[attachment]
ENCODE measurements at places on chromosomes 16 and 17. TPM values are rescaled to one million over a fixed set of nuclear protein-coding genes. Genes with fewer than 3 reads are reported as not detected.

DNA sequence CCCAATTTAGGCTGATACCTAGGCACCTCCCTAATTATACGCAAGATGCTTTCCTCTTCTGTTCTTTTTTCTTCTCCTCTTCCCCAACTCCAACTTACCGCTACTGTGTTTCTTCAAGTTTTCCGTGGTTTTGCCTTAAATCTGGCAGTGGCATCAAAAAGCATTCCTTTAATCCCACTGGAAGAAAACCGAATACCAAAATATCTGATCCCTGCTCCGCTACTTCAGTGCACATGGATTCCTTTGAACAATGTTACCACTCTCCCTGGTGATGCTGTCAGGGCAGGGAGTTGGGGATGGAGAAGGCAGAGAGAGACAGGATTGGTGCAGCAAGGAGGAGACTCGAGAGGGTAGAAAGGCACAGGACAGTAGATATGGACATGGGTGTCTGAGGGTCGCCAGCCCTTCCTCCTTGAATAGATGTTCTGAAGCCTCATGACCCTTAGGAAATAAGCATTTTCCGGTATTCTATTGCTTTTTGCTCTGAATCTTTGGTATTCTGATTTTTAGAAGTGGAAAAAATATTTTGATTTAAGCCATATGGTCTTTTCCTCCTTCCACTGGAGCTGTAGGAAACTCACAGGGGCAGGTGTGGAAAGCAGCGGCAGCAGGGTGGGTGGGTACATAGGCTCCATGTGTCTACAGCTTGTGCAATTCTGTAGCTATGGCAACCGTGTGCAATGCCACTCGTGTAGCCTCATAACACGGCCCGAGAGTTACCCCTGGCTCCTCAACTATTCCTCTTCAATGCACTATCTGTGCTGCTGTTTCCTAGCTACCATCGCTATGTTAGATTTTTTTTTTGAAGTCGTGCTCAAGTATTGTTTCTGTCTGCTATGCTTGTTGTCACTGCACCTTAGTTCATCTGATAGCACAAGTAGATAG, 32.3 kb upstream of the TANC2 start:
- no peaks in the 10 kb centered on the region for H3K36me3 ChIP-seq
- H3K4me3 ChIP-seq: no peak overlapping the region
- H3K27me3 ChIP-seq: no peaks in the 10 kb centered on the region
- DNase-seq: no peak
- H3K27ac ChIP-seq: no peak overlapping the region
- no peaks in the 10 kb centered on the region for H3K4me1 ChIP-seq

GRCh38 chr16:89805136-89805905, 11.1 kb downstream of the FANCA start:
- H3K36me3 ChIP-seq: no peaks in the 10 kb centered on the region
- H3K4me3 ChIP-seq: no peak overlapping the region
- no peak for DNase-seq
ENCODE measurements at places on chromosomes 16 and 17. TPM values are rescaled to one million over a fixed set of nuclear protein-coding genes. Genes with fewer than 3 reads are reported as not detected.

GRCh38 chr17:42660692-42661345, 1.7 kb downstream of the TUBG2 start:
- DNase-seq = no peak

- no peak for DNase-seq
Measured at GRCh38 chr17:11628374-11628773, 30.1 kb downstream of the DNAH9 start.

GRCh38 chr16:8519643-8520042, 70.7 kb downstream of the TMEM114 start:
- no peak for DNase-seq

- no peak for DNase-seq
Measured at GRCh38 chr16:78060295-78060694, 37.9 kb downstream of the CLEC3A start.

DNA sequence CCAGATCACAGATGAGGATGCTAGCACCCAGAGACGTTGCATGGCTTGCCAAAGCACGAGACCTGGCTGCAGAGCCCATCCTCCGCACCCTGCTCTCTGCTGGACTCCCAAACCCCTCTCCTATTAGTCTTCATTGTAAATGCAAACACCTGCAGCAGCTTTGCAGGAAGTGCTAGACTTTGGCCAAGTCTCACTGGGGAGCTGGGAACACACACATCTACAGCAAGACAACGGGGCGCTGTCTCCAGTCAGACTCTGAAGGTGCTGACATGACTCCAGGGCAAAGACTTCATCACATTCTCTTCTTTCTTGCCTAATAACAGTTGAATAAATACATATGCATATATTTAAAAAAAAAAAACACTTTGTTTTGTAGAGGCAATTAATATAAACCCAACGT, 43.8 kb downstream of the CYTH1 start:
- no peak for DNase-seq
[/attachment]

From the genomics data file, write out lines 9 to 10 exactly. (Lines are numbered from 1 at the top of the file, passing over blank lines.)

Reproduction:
GRCh38 chr16:89805136-89805905, 11.1 kb downstream of the FANCA start:
- H3K36me3 ChIP-seq: no peaks in the 10 kb centered on the region